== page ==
This time, in February 2021, a chorus of relief and financial relaxation accompanied the appointment of Mario Draghi as Italy’s new prime minister. Draghi, who has now secured formal and bipartisan endorsement from Italy’s two houses of parliament with a very wide margin of votes, replaces Giuseppe Conte, who had the peculiar task of leading two very different governing coalitions in Italy between 2018 and 2021, but had grown to enjoy widespread sympathies of many Italians’.

The first Conte government saw the populist M5S, which secured the most seats in Italy’s last general election and picked Conte as their prime minister even though the former premier was never active in the party, ally with the far-right and anti-migrant League party lead by Matteo Salvini (June 2018–August 2019). The second government, the so-called Conte Bis cabinet, was instead formed by the M5S with a number of political forces from the centre and centre-left, led by the Democratic Party (Partito Democratico – PD), which governed since September 2019, leading the country’s pandemic response and lasting until the political crisis that began in late January 2021.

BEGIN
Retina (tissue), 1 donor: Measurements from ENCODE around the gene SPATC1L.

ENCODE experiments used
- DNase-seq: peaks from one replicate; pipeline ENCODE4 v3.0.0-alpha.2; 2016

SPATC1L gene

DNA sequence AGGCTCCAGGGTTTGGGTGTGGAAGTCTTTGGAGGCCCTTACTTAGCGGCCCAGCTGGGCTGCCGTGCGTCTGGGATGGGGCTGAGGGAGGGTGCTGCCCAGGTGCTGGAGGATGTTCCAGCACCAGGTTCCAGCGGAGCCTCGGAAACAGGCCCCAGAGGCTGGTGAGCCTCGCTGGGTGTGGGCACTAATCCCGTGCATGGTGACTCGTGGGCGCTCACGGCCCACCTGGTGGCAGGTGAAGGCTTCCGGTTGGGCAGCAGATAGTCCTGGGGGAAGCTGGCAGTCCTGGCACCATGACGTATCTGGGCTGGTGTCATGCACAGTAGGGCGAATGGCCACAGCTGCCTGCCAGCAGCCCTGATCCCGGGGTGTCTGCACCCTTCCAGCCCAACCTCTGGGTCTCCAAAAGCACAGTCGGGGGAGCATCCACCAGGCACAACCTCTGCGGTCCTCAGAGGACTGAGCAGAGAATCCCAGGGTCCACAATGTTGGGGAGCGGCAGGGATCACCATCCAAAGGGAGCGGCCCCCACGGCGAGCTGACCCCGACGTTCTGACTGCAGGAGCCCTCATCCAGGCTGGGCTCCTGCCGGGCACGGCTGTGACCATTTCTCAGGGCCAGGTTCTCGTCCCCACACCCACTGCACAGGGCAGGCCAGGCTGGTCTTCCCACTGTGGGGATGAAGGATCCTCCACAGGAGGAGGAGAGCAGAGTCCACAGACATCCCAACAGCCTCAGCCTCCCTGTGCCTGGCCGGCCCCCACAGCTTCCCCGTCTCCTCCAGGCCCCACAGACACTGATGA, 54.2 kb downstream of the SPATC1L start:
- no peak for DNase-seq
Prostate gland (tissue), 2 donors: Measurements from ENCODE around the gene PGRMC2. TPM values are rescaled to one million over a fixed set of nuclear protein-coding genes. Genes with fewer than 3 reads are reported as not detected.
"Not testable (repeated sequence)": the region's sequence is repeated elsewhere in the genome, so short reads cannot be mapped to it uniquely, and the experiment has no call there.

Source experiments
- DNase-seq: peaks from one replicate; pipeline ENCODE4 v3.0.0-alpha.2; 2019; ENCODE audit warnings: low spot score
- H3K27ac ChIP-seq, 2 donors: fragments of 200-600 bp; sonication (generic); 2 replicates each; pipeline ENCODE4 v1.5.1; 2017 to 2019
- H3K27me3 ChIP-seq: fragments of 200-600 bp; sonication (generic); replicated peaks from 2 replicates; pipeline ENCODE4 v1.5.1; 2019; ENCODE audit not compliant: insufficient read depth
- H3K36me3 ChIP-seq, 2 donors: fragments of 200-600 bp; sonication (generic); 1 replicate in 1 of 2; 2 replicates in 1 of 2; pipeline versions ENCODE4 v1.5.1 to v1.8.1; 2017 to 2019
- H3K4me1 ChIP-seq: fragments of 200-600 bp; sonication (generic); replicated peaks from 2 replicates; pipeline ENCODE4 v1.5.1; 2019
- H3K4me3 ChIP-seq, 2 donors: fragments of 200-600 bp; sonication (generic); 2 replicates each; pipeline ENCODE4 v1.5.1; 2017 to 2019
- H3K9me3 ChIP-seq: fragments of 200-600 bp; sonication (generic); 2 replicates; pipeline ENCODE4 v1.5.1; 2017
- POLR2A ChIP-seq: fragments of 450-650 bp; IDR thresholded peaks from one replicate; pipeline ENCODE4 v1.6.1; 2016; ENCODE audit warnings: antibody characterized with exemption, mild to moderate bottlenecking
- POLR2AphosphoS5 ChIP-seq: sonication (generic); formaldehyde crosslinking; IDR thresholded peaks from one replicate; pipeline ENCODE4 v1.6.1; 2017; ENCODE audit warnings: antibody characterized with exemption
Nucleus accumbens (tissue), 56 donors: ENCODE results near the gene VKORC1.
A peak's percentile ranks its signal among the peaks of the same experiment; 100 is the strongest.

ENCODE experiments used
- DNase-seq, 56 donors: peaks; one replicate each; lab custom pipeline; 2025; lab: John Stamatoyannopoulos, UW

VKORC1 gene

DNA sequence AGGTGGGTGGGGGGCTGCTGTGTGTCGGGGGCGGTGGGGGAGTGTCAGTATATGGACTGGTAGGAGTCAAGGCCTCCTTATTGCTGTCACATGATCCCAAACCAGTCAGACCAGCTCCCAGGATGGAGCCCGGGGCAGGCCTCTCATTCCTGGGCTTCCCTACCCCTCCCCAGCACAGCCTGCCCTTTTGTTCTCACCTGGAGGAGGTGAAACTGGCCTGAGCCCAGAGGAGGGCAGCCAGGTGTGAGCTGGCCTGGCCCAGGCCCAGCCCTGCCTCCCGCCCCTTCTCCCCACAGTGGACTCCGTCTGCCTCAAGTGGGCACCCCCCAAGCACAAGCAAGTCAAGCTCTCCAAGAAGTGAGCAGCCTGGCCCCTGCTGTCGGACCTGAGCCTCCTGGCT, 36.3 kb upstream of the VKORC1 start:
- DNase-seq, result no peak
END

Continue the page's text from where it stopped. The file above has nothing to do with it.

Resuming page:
This was triggered by Matteo Renzi, former prime minister while still with the PD and now leader of the small Italy Alive (Italia viva – Iv) party. Iv decided to pull out from the Conte Bis government citing concerns over the management of the 209-billion-euro Recovery Plan and a host of other issues tied to Conte’s governance style. Italy must provide its detailed plan to the EU Commission by the end of April in order to begin gaining access to the funds, a lifeline that is desperately needed to relaunch its economy, and in the process upgrade its digital and environmental infrastructure in line with EU prerogatives and the ongoing energy transition.